The coming of the spring season means that our seasonal leafy green vegetables are finally back in stock, and one of those is Mizuna! Mizuna (Brassica rapa var. niposinica) is a cruciferous vegetable in the same family as cabbage, kale, arugula, bok choy, and radishes. The leaves are somewhat long, growing to a height of 16 to 18 inches, and dark, glossy green with spiky serrated edges. While it is a hardy vegetable, highly adaptable and capable of growing in many climates, mizuna is most popular in Japan, where it was valued in the Kyoto area as an heirloom green. Historically, mizuna was cultivated around the Mibu-Dera temple in southern Kyoto, where natural springs provided the wet soil the plants needed to thrive.It is high in vitamins A, C, and K, folate, and iron, and is a decent source of B-complex vitamins and essential minerals calcium, magnesium, manganese, potassium, zinc, and selenium, making it a healthy addition to any meal.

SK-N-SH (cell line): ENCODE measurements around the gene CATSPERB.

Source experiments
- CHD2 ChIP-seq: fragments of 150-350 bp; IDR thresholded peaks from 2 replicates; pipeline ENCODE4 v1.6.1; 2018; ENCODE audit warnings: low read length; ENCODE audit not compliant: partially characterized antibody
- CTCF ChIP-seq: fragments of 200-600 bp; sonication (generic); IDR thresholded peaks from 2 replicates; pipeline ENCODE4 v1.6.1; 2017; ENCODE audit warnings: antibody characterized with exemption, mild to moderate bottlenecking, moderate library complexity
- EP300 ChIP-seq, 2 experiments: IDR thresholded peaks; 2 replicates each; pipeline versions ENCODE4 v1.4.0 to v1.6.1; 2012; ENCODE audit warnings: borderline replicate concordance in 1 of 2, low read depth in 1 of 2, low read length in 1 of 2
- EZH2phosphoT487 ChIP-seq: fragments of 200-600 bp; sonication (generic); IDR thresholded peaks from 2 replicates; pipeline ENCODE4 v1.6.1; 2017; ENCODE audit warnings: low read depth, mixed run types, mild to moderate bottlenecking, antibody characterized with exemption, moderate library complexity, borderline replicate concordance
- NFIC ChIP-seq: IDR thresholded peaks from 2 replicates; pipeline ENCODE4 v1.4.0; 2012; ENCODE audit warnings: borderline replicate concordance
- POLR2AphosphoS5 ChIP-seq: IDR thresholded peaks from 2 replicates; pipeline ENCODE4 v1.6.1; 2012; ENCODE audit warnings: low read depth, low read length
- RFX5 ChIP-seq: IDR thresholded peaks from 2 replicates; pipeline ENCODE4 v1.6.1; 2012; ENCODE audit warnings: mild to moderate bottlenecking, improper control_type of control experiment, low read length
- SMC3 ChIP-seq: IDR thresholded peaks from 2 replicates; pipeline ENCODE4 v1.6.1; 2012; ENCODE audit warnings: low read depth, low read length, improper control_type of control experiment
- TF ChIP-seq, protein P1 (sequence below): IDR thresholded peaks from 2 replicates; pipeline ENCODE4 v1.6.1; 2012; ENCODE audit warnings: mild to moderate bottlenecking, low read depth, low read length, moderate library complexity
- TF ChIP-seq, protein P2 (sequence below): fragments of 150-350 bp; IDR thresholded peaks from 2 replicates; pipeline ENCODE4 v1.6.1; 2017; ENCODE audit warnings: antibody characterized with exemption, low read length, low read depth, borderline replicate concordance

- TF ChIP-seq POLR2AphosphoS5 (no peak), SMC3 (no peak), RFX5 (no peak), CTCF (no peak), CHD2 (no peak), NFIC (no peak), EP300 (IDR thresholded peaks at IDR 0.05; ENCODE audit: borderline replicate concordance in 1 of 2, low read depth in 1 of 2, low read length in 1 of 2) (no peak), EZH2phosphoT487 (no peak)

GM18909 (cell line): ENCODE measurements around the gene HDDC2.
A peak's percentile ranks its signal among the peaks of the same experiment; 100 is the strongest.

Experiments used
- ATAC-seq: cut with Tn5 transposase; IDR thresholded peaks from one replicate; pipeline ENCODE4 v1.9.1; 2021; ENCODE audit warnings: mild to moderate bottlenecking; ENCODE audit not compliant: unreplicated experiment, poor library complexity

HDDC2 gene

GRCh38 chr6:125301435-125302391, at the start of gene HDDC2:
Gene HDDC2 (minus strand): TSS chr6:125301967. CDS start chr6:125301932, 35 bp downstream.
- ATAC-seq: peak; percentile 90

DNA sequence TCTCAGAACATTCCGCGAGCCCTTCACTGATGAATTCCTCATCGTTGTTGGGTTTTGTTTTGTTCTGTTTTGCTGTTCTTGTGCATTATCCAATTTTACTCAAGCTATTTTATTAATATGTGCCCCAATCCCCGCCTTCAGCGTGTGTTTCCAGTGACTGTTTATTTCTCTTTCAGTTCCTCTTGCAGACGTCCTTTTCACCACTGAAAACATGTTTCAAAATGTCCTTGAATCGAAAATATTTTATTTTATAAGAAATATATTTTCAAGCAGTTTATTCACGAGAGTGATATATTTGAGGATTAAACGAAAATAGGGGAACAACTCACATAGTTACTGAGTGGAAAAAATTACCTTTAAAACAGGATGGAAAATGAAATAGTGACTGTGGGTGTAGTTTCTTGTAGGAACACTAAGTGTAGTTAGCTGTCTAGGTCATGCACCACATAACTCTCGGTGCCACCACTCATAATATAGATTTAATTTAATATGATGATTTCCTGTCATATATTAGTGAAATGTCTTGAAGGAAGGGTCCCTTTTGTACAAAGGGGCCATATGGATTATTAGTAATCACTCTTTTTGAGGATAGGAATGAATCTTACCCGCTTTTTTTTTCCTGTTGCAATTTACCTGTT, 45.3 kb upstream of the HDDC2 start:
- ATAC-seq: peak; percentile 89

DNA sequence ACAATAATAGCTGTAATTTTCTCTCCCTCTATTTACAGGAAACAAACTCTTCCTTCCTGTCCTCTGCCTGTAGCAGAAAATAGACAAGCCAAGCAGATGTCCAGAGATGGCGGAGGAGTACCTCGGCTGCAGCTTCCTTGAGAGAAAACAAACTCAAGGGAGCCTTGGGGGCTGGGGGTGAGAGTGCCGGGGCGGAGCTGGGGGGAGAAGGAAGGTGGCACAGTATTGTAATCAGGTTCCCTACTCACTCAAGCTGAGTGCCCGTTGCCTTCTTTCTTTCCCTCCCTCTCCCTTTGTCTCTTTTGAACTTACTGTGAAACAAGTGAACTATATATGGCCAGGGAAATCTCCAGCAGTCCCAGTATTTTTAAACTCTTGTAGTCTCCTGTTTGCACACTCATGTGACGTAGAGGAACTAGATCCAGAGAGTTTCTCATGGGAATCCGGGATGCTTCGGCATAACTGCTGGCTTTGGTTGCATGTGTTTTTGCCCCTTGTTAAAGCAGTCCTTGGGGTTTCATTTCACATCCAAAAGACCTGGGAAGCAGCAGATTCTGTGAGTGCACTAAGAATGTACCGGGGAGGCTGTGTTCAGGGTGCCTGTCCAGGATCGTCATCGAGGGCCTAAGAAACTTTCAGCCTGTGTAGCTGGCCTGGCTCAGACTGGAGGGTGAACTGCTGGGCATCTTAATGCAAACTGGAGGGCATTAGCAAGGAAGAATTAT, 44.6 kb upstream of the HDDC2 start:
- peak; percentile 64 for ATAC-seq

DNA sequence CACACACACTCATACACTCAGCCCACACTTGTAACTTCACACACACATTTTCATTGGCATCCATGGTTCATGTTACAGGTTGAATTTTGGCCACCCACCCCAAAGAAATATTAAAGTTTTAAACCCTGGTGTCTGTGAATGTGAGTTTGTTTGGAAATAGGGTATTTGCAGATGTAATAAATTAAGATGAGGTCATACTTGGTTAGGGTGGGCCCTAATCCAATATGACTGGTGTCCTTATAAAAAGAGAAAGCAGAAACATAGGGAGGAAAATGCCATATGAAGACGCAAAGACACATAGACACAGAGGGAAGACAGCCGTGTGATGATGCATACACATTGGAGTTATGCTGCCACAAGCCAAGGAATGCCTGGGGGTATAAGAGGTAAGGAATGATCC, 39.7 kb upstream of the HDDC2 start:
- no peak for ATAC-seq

Eaten raw, it has a nice, crisp texture and a slightly spicy flavor similar to, but not as strong as mustard greens or arugula. The texture and flavor of mizuna lends it very well to usage as a companion vegetable in dishes such as salads, pastas, and soups. Mizuna’s tangy flavor pairs surprisingly well with cheese, making it a perfect accompaniment for Italian-inspired meals. In Japan, it is traditionally eaten pickled as an appetizer, stir-fried and topped over rice, or as one of the many vegetables added to Japanese hot-pot soup (called nabe). Mizuna leaves shrink a great deal when cooked, so it is usually a good idea to add a sizable volume of them to any recipe where heat is involved in the preparation. Additionally, mizuna’s attractive leaf shape and color make them a suitable garnish for just about any dish.